Sudan has also over the years established itself as a fertile ground for Islamic radicalization. Many brands of the radical jihadists and terrorist outfits, including the al-Qeada, Hamas, Hizbullah, and Islamic Jihad, called Khartoum home. Khalid Mishaal, the leader of Hamas just concluded a successful official visit in Khartoum, where he was hailed by his host as a hero.
Another issue of serious Israeli concern with Sudan is the country’s cozy relationship with Israel’s foe, Iran—a country that stands ready to wipe Israel off the face of the earth. Since forceful taking power in 1989, the Islamic regime in Khartoum immediately made contact with Iran, flying in Iranian military trainers to model the country’s armed forces along the dreaded Iranian Revolutionary Guards—a military built with clear aim to safeguard the Islamic system. That is why it is not surprising that Sudan is a major Arab country that forms the unholy Iranian-Arab alliance, alongside Syria, Hizbullah, Hamas and Islamic Jihad. The strength of this alliance is clearly evidenced when a delegation of this group traveled to Khartoum, led by Ali Larijani, the speaker of the Iranian parliament to express their full support for President Omar al-Bashir in wake of issuance of international arrest warrant against the Sudanese president.

With the anticipations of unpredictable governments in the neighboring countries, due to the recent Arab upraising, Israel stands a better chance by strengthening the old alliance to the South. Thus far, two of the principals of East African countries of Kenya and Uganda, have respectively made separate trips into Israel, in efforts to bolster the existing relationships. Therefore, South Sudan boosting of relationship with Israel is an added bonus to the regional strategic interest.

Pariang MPs Condemn SAF Occupation, Urge South Sudan to Return Jau

Posted: December 6, 2011 by PaanLuel Wël Media Ltd. in Junub Sudan

Sudan: Pariang MPs Condemn SAF Occupation, Urge South Sudan to Return Jau
Speaking on behalf of his fellow residents of Pariang County in Unity State of South Sudan, Riek Manyiel Ayuel said Jau is a South Sudan town and is far away from the border with Sudan and therefore its occupation by SAF is a gross violation of

South Sudan: We Must Not Delay Writing the History of the Country
During the dark days when the South was under the Khartoum colonial government, no Southerner dared to get engaged in conducting any form of research to write down the history of South Sudan because he could be lynched by the Arabs who had ensured

South Sudan: Global Coalition Calls On the Country to Join ICC
The Coalition for the International Criminal Court today called on the Republic of South Sudan (RSS) to prioritize acceding to the Rome Statute of the International Criminal Court (ICC) the world’s first and only permanent international court able to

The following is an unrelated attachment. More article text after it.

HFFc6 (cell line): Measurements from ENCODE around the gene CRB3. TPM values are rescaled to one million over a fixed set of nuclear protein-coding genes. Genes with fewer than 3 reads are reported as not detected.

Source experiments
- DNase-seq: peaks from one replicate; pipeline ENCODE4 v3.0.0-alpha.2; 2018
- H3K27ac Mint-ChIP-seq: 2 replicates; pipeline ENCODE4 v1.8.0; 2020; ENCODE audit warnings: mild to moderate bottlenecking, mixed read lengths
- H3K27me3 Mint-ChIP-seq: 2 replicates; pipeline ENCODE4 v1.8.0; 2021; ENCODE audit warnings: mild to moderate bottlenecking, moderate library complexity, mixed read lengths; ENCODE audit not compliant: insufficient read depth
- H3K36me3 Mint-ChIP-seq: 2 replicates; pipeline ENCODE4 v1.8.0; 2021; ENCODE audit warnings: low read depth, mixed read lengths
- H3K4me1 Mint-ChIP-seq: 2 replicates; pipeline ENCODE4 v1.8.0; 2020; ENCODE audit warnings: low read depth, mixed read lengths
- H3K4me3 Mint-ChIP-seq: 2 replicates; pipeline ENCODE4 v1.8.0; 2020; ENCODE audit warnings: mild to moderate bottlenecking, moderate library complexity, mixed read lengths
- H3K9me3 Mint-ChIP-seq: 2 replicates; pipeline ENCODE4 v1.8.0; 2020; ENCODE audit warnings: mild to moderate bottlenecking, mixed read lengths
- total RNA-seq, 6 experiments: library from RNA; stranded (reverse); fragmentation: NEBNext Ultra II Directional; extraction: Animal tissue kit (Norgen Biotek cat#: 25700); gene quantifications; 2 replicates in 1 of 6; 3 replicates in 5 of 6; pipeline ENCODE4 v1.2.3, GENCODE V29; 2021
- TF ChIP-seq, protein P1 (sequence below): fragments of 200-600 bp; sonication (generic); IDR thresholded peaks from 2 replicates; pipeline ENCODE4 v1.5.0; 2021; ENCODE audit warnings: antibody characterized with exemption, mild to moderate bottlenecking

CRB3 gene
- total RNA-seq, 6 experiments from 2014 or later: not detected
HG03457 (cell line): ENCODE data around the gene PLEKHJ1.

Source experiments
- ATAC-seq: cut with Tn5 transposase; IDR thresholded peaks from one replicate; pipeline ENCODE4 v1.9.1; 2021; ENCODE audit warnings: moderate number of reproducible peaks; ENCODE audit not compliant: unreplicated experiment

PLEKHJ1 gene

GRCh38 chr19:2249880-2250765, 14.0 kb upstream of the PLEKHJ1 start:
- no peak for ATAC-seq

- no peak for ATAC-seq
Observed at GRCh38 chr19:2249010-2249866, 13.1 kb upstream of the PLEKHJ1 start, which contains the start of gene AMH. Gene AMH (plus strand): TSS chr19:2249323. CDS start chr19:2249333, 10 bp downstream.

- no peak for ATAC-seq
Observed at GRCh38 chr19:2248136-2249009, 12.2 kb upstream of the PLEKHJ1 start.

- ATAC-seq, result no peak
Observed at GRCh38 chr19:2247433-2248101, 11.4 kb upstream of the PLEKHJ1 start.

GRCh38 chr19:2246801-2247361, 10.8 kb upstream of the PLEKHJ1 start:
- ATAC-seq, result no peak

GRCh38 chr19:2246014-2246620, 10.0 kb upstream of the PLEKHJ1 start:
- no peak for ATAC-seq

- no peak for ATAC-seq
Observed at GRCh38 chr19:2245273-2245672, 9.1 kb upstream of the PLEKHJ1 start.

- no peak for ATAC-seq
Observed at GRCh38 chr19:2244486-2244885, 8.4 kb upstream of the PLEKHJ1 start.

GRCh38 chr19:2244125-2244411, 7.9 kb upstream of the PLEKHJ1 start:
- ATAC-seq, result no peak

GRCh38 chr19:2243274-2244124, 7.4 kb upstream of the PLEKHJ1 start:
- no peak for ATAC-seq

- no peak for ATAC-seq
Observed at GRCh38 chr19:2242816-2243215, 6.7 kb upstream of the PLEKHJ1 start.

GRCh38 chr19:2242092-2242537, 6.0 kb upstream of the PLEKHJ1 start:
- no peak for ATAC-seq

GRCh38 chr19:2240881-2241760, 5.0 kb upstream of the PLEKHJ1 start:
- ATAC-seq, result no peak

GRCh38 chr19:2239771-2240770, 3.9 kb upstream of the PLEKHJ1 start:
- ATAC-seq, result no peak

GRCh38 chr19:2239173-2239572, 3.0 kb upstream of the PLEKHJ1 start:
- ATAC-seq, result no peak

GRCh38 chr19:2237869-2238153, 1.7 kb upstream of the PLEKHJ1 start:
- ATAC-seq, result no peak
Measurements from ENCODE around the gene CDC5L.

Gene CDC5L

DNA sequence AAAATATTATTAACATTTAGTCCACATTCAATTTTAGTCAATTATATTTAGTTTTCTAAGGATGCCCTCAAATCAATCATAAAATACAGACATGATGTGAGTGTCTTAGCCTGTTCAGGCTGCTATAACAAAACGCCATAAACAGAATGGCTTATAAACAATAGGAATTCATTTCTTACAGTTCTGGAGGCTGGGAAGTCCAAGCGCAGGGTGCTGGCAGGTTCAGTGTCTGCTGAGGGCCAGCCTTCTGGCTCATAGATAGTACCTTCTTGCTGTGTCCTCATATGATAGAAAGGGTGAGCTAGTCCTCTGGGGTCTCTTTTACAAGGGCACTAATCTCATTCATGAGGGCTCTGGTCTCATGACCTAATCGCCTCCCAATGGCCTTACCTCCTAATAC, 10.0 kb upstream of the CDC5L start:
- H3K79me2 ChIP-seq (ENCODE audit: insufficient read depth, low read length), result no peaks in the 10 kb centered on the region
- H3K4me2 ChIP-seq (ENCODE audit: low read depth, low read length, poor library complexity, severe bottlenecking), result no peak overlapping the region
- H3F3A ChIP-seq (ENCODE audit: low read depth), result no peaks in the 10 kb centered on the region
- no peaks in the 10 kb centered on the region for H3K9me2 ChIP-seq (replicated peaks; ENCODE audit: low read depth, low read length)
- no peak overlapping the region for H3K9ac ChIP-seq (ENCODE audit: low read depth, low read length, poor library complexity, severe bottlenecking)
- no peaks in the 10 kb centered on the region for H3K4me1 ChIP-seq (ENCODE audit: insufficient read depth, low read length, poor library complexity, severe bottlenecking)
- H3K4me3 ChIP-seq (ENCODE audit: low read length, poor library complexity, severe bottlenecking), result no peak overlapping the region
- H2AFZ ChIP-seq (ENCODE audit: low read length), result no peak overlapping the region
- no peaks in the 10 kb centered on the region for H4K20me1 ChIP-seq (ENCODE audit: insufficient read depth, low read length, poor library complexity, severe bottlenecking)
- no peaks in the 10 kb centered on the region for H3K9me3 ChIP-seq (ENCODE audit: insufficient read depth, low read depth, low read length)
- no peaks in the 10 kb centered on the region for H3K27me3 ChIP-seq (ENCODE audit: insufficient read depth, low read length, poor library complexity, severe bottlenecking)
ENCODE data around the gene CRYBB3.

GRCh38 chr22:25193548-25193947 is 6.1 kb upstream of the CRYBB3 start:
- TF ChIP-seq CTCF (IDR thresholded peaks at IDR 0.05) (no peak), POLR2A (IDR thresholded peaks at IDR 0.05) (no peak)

South Sudan: WES Drafts Girls Child Education Bill
Education in western Equatoria State and south Sudan as general is suffering from lack of education access, poor infrastructures and learning space, uniform curriculum, and financing, thus this needs to be addressed in all components…

South Sudan: Greater Bahr El Ghazal Youth Passes Resolutions
Juba — The Greater Bahr El Ghazal Youth, GBYU following conference held in northern Bahr El Ghazal state capital Awiel yesterday disclosed the formation of Executive body and came up with numerous resolutions passed. This was announced by Angok Arthur

South Sudan: Abyei Iniquity and Insinuation Is a Curse That Will Never Go Away
It is obvious that what led that land inhabited by small section of Dinka tribe to be part and parcel of Southern Kordufan in the North has also contributed too much in complicating things at the moment, and because a lot of South Sudanese considered

South Sudan: Govt, UN Launch World’s Volunteerism Report
The occasion was attended by Youth, girl guides, scouts and police band who marched from South Sudan Hotel to the National Legislative Assembly. While addressing the gathering in the Assembly “Blue Room”, the Minister of Culture Youth and Sports Cirino

South Sudan: Establishment of a Dry Port in Juba
Although the Republic of South Sudan is by nature landlocked without the outlet to the sea, the Nile offers us wealthy resources such as drinking water which can be utilized for irrigation and the abundance of fish. Our New Nation is also endowed with

JobsTechnical Hhealth Coordinator – South Sudan
Reuters AlertNet
The position is based in Upper Nile and reports to the South Sudan Country Director. Conduct community assessments to identify critical requirements for program interventions with a particular focus on returnees, women, and vulnerable populations.

Sudan Troika Statement on Negotiations between Sudan and South Sudan
US Department of State (press release)
We welcome the discussions held on transitional financial arrangements and commercial oil fees between the Government of Sudan (GoS) and Government of South Sudan (GoSS) that were facilitated by the African Union High-Level Implementation Panel (AUHIP)